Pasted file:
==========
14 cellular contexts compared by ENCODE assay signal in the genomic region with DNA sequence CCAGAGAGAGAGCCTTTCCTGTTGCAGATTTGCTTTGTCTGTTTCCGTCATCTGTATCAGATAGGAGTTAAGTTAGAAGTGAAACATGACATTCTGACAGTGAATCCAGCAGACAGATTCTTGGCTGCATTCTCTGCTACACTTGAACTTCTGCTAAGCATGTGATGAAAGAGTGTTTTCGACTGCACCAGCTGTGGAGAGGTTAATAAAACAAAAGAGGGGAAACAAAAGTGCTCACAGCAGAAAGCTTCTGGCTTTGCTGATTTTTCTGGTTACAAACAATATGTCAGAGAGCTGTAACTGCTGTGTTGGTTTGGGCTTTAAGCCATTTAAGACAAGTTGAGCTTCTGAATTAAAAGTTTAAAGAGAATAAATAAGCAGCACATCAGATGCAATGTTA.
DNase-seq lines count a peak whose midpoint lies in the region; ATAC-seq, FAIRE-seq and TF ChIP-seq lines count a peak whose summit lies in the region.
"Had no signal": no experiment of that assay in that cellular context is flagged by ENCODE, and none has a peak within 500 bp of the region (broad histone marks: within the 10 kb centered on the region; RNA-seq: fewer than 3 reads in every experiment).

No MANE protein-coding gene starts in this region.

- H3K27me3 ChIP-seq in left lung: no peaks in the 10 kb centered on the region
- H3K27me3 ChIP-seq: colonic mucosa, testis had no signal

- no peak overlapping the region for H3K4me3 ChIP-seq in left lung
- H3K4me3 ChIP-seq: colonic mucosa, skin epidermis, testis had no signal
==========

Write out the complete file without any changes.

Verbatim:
14 cellular contexts compared by ENCODE assay signal in the genomic region with DNA sequence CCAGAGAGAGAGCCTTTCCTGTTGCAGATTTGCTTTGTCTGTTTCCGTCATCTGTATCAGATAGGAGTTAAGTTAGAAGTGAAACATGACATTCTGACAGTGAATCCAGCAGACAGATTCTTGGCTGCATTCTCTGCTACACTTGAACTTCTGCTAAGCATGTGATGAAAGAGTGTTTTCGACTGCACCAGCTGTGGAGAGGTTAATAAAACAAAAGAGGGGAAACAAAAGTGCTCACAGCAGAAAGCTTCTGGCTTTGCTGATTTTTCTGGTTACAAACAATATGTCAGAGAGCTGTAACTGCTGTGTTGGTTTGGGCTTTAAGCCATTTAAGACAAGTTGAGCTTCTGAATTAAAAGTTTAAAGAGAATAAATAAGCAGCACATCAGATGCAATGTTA.
DNase-seq lines count a peak whose midpoint lies in the region; ATAC-seq, FAIRE-seq and TF ChIP-seq lines count a peak whose summit lies in the region.
"Had no signal": no experiment of that assay in that cellular context is flagged by ENCODE, and none has a peak within 500 bp of the region (broad histone marks: within the 10 kb centered on the region; RNA-seq: fewer than 3 reads in every experiment).

No MANE protein-coding gene starts in this region.

- H3K27me3 ChIP-seq in left lung: no peaks in the 10 kb centered on the region
- H3K27me3 ChIP-seq: colonic mucosa, testis had no signal

- no peak overlapping the region for H3K4me3 ChIP-seq in left lung
- H3K4me3 ChIP-seq: colonic mucosa, skin epidermis, testis had no signal